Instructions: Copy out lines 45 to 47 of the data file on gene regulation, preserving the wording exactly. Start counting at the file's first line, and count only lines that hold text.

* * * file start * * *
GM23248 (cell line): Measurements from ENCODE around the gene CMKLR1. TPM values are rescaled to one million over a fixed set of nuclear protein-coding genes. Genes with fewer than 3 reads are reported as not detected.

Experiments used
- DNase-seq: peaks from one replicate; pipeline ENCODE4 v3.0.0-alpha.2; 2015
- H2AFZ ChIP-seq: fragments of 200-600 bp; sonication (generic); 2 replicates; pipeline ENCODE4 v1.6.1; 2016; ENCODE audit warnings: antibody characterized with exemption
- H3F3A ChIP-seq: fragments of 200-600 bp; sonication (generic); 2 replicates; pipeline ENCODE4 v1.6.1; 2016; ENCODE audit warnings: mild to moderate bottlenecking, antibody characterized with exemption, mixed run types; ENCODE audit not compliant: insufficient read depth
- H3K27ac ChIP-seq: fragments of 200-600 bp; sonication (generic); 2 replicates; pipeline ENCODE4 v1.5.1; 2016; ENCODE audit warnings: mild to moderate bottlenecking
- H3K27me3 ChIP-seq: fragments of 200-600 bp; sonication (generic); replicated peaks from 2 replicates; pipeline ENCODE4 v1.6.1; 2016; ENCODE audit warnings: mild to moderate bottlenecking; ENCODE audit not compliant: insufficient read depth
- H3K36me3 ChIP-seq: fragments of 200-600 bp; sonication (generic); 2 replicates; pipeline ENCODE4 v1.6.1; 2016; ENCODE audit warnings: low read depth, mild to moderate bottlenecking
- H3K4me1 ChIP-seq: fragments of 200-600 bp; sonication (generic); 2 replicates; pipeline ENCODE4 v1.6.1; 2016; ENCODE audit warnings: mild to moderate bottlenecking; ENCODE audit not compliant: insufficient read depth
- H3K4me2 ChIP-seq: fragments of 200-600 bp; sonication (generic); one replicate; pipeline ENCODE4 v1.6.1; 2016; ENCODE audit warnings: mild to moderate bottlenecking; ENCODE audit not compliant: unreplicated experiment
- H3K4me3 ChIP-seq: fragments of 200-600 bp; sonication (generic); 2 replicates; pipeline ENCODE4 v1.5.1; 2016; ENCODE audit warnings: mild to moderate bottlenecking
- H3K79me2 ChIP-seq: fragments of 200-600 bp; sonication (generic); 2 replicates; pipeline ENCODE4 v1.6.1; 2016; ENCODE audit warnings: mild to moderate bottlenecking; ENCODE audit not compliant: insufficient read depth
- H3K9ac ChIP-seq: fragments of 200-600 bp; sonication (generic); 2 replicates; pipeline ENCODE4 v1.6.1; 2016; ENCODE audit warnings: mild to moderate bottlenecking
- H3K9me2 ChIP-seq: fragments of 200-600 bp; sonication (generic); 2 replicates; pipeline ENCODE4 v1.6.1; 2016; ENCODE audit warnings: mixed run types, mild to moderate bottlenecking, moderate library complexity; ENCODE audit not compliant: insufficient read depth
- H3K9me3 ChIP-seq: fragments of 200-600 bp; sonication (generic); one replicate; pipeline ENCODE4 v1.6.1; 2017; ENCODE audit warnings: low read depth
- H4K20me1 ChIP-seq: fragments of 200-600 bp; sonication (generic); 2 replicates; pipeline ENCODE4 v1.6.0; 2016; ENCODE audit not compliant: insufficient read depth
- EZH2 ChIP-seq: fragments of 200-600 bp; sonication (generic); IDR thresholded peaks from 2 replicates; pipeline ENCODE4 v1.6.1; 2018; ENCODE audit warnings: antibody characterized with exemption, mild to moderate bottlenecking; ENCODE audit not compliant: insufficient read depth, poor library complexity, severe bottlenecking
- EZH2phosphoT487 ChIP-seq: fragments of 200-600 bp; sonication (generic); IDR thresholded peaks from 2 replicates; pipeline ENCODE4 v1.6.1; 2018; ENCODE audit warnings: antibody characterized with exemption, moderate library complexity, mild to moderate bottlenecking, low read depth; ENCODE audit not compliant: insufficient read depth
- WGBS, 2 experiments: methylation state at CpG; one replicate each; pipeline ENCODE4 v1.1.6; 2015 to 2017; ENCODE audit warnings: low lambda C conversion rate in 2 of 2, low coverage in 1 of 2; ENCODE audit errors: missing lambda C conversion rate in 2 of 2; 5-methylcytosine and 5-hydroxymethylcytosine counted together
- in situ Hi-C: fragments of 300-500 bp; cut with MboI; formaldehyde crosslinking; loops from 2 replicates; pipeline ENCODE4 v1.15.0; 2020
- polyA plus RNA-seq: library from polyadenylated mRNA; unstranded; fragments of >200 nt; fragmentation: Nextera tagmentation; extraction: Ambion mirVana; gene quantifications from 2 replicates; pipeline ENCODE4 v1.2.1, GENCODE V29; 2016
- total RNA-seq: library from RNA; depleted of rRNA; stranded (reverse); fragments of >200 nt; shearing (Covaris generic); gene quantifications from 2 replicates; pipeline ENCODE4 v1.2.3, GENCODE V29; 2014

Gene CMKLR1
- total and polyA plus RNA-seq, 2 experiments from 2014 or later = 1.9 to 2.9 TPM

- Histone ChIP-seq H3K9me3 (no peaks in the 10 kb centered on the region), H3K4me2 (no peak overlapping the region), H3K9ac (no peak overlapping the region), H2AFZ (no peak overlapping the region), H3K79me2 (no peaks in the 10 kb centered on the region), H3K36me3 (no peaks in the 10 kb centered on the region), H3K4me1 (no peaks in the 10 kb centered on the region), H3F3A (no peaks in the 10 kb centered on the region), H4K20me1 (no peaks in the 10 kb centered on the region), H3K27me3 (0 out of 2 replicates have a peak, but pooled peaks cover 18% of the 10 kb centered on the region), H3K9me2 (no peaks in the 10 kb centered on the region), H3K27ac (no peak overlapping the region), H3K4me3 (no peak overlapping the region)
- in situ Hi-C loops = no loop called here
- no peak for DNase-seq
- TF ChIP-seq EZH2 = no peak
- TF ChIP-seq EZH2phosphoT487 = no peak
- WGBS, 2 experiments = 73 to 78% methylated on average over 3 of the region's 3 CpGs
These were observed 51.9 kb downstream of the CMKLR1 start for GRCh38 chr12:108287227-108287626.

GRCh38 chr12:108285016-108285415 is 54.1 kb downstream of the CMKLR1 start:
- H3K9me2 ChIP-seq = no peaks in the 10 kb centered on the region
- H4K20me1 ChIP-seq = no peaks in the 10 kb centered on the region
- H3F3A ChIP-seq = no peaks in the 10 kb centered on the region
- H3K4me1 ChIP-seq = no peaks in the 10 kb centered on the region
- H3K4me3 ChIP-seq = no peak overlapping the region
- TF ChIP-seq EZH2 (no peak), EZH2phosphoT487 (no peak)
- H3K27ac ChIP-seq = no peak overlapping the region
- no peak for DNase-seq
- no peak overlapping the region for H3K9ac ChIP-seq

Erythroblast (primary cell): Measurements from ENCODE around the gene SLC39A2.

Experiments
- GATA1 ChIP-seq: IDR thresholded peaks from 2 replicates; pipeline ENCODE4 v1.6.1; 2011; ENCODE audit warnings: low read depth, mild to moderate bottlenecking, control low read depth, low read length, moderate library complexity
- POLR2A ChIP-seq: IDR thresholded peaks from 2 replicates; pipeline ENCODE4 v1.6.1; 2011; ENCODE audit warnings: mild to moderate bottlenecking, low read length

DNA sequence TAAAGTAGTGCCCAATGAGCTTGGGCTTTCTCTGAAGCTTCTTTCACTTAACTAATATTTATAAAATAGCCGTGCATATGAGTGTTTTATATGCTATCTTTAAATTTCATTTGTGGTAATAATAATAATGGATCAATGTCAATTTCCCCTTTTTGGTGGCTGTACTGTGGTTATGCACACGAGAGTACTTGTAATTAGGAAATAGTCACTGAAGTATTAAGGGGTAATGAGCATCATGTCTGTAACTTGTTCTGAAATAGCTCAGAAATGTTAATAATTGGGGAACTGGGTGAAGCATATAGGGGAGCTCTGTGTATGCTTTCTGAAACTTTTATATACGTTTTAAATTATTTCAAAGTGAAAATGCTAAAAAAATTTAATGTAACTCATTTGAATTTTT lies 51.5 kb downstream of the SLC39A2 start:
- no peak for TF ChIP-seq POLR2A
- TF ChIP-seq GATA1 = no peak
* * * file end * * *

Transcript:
- POLR2A ChIP-seq: IDR thresholded peaks from 2 replicates; pipeline ENCODE4 v1.6.1; 2011; ENCODE audit warnings: mild to moderate bottlenecking, low read length

DNA sequence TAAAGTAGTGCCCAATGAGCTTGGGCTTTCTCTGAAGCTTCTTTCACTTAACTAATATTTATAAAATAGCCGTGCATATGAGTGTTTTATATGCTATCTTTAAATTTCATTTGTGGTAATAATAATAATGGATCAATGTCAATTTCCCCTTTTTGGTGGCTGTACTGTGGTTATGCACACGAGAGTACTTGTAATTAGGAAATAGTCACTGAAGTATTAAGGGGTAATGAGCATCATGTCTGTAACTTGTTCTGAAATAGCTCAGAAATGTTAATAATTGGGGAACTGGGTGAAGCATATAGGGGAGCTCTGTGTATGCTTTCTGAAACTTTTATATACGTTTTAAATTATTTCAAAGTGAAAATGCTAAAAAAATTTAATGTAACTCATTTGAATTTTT lies 51.5 kb downstream of the SLC39A2 start:
- no peak for TF ChIP-seq POLR2A